Centre for Near-and Middle Eastern Studies (CNMS), University of Marburg, 10-11 December 2015
Organising committee: Yvonne Albers, Malte Hagener, Felix Lang, Friederike Pannewick, Benedikt Stuchtey.
Dr. Fadi Bardawil (UNC, Arab Intellectual History)
Prof. Frank Bösch (Potsdam, Media History and Social History)
Prof. Rembert Hüser (Frankfurt, Media Studies)
Dr. Alexandra Ortiz Wallner (HU Berlin, Latin American Studies)
The workshop is open to all. If you wish to attend the workshop, please register until 5 November. Contact: email@example.com.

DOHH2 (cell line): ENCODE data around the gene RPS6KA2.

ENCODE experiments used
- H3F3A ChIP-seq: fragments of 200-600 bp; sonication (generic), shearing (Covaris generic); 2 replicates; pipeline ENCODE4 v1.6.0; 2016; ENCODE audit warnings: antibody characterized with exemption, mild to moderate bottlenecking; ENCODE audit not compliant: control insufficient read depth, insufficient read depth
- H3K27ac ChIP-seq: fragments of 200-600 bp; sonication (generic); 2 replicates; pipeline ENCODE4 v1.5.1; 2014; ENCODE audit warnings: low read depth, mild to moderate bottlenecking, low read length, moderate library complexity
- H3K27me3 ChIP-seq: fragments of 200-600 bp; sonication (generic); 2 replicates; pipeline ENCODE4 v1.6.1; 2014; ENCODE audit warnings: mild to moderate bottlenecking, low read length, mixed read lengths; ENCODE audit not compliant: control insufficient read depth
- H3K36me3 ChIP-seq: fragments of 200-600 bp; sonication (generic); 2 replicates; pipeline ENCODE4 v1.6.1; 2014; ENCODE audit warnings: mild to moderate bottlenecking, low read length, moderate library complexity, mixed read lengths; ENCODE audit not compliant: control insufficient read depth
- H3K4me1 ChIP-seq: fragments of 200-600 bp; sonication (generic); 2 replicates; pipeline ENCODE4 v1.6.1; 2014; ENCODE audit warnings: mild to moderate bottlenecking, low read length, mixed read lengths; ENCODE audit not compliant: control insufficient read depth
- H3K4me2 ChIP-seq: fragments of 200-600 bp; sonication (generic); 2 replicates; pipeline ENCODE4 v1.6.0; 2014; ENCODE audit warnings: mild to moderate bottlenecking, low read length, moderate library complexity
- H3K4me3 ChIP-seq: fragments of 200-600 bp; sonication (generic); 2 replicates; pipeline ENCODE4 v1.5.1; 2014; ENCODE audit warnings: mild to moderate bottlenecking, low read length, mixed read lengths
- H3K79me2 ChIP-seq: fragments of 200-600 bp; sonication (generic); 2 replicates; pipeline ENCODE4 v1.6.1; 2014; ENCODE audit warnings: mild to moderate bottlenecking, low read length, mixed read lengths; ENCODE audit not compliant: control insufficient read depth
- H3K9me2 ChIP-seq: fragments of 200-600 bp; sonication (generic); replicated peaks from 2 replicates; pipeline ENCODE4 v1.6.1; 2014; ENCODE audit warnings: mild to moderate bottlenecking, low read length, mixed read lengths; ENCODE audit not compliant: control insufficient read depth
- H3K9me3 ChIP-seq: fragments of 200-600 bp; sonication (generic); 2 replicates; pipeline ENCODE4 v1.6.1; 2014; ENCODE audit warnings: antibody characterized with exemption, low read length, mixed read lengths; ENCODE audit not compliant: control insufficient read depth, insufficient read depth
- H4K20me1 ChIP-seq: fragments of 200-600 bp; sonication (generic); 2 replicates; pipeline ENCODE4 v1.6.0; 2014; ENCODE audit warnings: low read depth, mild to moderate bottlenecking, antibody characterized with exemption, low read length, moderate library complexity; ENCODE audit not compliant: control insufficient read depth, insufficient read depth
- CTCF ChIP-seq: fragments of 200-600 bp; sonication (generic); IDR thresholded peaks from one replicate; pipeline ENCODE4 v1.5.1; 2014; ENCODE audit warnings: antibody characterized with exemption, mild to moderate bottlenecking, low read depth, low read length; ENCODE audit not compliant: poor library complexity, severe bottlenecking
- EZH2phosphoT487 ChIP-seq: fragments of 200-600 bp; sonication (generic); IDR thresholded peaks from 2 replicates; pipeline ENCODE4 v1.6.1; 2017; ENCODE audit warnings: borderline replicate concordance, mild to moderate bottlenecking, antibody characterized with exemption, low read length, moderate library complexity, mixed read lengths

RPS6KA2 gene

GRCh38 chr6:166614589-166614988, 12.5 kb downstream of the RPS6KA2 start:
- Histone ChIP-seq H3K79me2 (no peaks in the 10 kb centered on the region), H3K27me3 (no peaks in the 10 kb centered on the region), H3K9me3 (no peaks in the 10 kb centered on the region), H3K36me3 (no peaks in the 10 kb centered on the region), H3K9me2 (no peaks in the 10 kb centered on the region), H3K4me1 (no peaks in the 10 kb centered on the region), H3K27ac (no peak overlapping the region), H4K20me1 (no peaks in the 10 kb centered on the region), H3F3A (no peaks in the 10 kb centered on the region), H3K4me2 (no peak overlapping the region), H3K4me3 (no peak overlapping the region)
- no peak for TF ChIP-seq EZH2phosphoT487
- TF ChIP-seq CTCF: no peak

From 1913 to 1967, from 1066 to 1776: years constantly feature as titles of novels, popular academic works or research monographs. The marketability of such publications, their ability to capture the readers' imagination, rests on the fact that certain years have been marked out as significant. Yet, just how sure can we be about what a particular year 'signifies'? The year of 1945, when Europe was liberated from Nazi occupation saw the brutal crushing of another liberation movement in Algeria. The year of 1967, a watershed moment for many Arab intellectuals on the other hand is not much more than a 'prequel' to the events which unfolded across Europe and the US in 1968. We want to take these publications as a starting point to reflect on the role years play in structuring and producing knowledge in different fields of the arts, humanities and social sciences: How and why do certain years come to mark a moment where 'the world has changed', the point whereafter things won't be that they were before? How do they become established as a caesura and starting points of subsequent developments? As a common reference point for this workshop, we propose the year of 1967. As year of the Naksa (setback, debacle) after the Six-Day war with Israel, 1967 occupies an eminently important place in the historical imaginary of many people in the Middle East. This stands in interesting contrast to a European context where 1967 is eclipsed by the events of 1968 when leftist student movements seemed to shake the foundations of postwar Europe.Read more here.